I would have preferred a tombstone from Oregon Trail as the leading pic but a great article! I've been seeing more and more people keep their original hardware but sell their games and switch over to flash carts.
 
I've thought about this a bit. While my initial thought is simply to have it sold off, as my kids wouldn't be interested, but we have the largest Children's Museum in the country in Indianapolis, and perhaps they would be interested in the collection. Hopefully, there is time to iron all of this out before the time comes, but that's my thought at the moment.
 
@Duke.Togo: That's an awesome thought! Hopefully, they'd be interested (or a similar organization) in preservation of the medium, given its cultural significance over the last 50 years.
 
I rarely post here, mostly a lurker, but I must say this is a very thought-provoking piece. As I enter a transitional period of my life as I finish up college and I plan my life, I must admit I never really have given this much thought. Soon I will be moving back home for the inevitable job search and GRE cramming, but I am not sure how I will even fit the games and DVD's I accumulated over the last few years in my college apartment in my already full room back home. I really am not the type to collect games for the monetary value per se, I appreciate them more as artifacts and remnants of past culture and for the value they have as an artisitic experience. And though, at my age, the end of my life seems a distant event, I hope that my collection could be passed down to someone who truly loves and appreciates it in the way I do. I hope I can someday instill a love for this dead/obsolete media to my children, but I sometimes wonder if it will mean anything to them beyond Dad's weird obsession. Even if it does, will it inevitably become a Grandmother's china situation where each successive generation loses sight of its hereditary value, and eventually it is thrown out or given away? I think slackur is right to theorize that we cannot imagine what the market for games will be like in 30 years. Perhaps they will fade away into obscurity or perhaps they will explode in value. Regardless, all I can do is live day-to-day and try to share the collection with those around me to try and make others aware of our collective heritage. After all, my friends in high school coming over and playing these old games made at least one a collector in his own right, which gives me hope for the future of the hobby.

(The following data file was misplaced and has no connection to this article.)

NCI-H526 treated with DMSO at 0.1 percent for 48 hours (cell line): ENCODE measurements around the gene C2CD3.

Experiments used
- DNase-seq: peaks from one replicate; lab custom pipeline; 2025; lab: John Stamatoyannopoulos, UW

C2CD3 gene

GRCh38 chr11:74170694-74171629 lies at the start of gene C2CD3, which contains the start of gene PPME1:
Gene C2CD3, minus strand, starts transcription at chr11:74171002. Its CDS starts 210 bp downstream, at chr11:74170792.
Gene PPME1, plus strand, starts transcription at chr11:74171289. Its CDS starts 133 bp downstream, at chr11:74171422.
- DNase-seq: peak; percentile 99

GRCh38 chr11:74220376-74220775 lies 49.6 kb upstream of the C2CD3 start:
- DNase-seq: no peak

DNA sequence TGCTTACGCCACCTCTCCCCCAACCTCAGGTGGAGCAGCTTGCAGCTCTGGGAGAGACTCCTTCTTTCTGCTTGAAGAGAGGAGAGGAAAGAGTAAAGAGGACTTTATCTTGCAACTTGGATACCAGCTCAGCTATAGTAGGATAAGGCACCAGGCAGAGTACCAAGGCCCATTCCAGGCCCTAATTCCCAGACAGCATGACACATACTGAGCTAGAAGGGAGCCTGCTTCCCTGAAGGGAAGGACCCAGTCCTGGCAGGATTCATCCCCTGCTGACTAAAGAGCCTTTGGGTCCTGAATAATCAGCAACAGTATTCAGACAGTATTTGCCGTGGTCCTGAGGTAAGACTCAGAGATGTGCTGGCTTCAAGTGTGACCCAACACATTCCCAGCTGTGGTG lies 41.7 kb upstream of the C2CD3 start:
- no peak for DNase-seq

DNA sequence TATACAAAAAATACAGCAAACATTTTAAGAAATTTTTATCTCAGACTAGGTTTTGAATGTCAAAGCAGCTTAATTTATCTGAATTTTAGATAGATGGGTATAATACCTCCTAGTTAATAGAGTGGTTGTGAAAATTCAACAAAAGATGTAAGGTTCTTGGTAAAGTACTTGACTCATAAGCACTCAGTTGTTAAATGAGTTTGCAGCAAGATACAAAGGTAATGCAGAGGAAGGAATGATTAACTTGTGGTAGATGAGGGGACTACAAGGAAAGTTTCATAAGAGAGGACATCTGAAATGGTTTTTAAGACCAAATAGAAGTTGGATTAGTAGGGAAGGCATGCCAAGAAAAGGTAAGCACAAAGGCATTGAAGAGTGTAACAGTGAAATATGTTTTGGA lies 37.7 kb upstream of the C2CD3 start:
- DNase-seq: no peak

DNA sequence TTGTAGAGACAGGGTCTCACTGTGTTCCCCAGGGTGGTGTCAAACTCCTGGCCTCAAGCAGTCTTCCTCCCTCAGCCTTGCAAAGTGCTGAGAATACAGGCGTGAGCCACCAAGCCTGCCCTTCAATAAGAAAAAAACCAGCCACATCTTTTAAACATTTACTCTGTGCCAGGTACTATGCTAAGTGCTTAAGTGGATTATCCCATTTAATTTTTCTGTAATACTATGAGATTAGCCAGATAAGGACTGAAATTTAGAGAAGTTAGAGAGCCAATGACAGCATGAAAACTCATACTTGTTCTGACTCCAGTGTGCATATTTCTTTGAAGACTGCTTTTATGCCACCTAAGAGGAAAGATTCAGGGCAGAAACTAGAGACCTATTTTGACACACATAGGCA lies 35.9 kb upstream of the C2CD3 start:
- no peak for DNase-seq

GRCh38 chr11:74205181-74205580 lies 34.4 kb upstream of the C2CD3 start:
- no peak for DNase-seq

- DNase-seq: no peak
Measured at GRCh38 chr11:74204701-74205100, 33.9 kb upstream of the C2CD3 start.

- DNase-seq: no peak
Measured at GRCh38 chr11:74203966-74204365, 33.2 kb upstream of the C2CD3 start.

Thanks for the sharing and feedback.

Here's to hoping we all get a chance to share the fun and worthwhile culture in video games with someone younger. Smiley